The feeling you get when you see 20 actors on a fringe stage is a mixed one. As a director I’m jealous of the numbers involved and the opportunities they open up, as an audience member i’m excited by the shear weight of bodies and as a theatre producer I’m counting up all those friends and families and the bums they’ll put on seats. But it’s not a guilt free pleasure. Rather like looking at a £1 shirt in Primark – you know that the price you’ve paid can’t possibly cover the cost of labour involved… unless that labour has been shockingly badly paid.
Yet with the government’s cuts biting hard it’s an issue theatre makers are confronted with daily – are we happy to ignore our moral conviction that a good days work deserves a good days wage in order to satisfy our artistic desire to create beyond our means? It’s sad that as I sat in the smokey pre-set of Lazarus Theatre Companies new production of Macbeth at the Blue Elephant Theatre that’s what was going through my mind, but with the political landscape as it is at the moment it’s a daily fact we must contend with.
I was watching a preview performance of Macbeth – which officially opens tonight before running to the 16th April. It began with a lone voice singing a verse of the lords prayer to a tune reminiscent of Tannenbaum.
With the full cast on stage the sung refrain struck a rather sweet note, like memories of christmas past. It seemed like an odd pre-set for what we all knew was to come. And within seconds of the show starting the mood had been shattered with one of two superb set-pieces, combining a fantastically inventive use of torch beams and the full cast of 20 to create a visceral and muscular battle sequence.
This opening setup the expectation that we were about to enjoy a physical, ensemble adaptation of the classic story. Yet sadly this expectation was disappointed. Once the opening set piece had finished the show became very traditional. Physicality, voice and song were all kept quite separate.
The last time I saw anyone tackle the show was during a workshop series with TEATR PIEŚŃ KOZŁA. The philosophy they work with is based on the idea that song, movement and text are all the same, and interchangeable. If you can have a conversation which expresses ideas and emotions in words, you can have that same conversation in movement or in song – and vice versa. A simple rule of thumb is to remove the spoken word and then see if the remaining song, or physicality is strong enough to carry the narrative by itself. If it isn’t then you can probably make it work a little harder.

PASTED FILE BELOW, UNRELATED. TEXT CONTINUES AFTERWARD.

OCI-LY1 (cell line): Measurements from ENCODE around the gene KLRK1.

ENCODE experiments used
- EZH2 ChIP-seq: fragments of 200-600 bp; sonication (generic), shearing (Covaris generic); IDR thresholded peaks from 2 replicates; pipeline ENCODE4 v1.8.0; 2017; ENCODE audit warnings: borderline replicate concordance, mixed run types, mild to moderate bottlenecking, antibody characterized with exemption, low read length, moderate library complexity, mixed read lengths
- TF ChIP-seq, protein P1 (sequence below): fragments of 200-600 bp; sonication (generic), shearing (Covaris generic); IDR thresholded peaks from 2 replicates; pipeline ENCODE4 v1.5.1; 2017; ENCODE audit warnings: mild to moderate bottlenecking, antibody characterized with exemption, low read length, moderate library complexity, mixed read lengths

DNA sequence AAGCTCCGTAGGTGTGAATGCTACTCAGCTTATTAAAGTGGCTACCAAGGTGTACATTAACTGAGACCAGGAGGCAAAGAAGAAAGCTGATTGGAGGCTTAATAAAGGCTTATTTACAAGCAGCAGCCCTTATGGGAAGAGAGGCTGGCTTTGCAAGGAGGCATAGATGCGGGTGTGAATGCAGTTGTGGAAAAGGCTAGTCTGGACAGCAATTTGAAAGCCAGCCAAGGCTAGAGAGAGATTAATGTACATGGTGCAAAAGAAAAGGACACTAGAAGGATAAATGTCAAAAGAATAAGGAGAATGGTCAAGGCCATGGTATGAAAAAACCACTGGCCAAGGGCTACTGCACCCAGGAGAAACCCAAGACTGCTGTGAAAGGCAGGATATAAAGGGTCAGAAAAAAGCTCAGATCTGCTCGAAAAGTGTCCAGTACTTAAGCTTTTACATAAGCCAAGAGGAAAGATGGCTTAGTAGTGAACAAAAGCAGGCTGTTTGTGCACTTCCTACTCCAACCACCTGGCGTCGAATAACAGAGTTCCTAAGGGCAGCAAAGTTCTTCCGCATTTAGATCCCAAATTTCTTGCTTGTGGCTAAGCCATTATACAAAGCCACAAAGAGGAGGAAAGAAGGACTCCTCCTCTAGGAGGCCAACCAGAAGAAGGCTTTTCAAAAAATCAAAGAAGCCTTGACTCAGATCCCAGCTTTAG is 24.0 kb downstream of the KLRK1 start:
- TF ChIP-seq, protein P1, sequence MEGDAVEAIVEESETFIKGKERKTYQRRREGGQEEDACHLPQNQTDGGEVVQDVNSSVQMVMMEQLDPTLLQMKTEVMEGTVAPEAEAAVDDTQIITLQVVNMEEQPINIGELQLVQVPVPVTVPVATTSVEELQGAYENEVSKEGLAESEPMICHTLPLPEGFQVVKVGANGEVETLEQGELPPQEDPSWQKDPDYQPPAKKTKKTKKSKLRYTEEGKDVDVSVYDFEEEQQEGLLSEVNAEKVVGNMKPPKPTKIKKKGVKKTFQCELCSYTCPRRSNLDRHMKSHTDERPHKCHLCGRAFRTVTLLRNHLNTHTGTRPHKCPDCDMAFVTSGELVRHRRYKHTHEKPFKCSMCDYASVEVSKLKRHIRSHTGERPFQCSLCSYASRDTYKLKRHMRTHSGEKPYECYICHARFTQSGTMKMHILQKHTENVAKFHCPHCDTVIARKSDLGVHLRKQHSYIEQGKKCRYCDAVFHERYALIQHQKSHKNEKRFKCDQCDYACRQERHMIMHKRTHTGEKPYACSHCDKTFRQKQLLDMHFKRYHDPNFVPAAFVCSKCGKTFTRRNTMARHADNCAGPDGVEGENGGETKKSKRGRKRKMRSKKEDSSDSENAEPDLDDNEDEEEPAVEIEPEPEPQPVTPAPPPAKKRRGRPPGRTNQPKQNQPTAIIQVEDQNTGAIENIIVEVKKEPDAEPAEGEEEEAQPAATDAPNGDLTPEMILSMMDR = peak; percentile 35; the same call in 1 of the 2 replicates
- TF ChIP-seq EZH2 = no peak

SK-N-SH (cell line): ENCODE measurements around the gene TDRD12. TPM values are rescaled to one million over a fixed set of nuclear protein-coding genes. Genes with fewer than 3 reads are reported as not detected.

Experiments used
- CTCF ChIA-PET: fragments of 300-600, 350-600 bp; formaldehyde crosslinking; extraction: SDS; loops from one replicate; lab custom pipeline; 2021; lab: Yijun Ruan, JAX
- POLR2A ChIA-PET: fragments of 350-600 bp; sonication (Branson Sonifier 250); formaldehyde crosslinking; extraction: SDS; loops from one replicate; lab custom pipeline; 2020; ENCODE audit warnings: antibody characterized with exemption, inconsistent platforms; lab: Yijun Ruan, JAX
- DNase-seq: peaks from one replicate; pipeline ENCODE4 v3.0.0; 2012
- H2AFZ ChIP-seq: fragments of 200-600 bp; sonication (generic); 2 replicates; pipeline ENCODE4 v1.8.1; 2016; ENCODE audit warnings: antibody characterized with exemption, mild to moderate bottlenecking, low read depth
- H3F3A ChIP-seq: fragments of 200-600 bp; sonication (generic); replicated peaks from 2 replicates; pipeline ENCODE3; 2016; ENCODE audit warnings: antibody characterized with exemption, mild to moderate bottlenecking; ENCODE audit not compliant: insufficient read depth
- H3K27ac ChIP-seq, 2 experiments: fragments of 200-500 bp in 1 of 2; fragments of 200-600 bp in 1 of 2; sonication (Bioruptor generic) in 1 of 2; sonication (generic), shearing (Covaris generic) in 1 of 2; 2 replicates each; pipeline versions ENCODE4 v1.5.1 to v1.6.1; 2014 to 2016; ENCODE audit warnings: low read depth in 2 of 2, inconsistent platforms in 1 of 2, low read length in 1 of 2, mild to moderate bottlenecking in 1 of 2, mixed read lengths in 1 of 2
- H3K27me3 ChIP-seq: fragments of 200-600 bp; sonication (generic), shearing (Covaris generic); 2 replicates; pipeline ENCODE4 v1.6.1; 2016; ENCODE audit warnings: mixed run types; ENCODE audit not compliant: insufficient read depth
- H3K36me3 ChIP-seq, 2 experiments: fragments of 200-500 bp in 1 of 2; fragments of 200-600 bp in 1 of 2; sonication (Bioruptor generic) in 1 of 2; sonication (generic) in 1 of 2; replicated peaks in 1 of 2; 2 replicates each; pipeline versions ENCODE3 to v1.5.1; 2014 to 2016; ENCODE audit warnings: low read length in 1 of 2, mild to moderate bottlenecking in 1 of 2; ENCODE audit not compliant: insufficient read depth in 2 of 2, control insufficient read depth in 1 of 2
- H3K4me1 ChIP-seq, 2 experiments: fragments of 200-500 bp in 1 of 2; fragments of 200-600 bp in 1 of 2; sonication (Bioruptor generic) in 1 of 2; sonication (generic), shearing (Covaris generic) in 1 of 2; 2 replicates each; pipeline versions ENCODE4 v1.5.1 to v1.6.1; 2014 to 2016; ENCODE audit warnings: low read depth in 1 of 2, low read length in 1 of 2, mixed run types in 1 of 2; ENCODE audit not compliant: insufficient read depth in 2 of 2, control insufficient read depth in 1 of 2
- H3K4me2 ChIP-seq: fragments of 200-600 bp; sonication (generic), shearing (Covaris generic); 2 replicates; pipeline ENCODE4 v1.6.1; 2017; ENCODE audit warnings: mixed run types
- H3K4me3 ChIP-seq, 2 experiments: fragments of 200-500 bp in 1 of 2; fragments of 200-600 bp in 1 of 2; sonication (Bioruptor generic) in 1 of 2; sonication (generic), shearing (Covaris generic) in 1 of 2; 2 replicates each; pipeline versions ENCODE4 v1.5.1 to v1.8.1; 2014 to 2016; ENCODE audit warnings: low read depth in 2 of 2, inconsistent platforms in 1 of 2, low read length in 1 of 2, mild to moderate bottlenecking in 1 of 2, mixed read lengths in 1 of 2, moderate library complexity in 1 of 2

With each of these elements present in this peice and with the tool of so many actors at their disposal I would have loved to see more emphasis put on ensemble movement, chorus and song as means of story telling. It felt like the piece was constantly on the verge of something far more exciting: but ultimately movement and song were additions to the text, not the instruments used to carry it.
Director Ricky Dukes deserves congratulation on the shear ambition of the production – and if there are elements that could be developed further in the future then that is no bad thing at all, he is exploring very interesting areas of theatre and I am eager to see what he does next. Particular praise should be given to Liam Welton for his atmospheric sound design which did a fantastic job of transforming the small black box of the blue elephant into all manor of dark and brooding landscapes.
Macbeth – Robin Holden
Lady Macbeth – Victoria Sye
Duncan – Elly Lowney
Malcolm – Douglas Rutter
Banquo – Lewis Davidson
Macduff – Chris Wynn
Lady Macduff – Ceridwen Smith
Ross – Anthony Harwood
Lennox – Chris Casey
Menteith – James Billington
Angus – Benjamin Wainwright
Caithness – Chris Chambers
Seyton – James Inkson
Messenger – Sam Harding
Sisters – Alice Brown, Evan Regueira, Dotty Kultys, Claire Gaydon, Charlotte Dodds
Directed and Designed by Ricky Dukes
Movement by Ria Whitton and Ricky Dukes
Assistant Director – Justin Michaels
Associate Director – Gavin Harrington-Odera
Sound Design by Liam Welton
Lighting Design by Heather Doole
Costume Design by Rebecca Mills
Production Image by Will Beeston
Photography by Adam Trigg
Lazarus Theatre Company’s Macbeth runs to the 16th April for more information please visit their website:http:/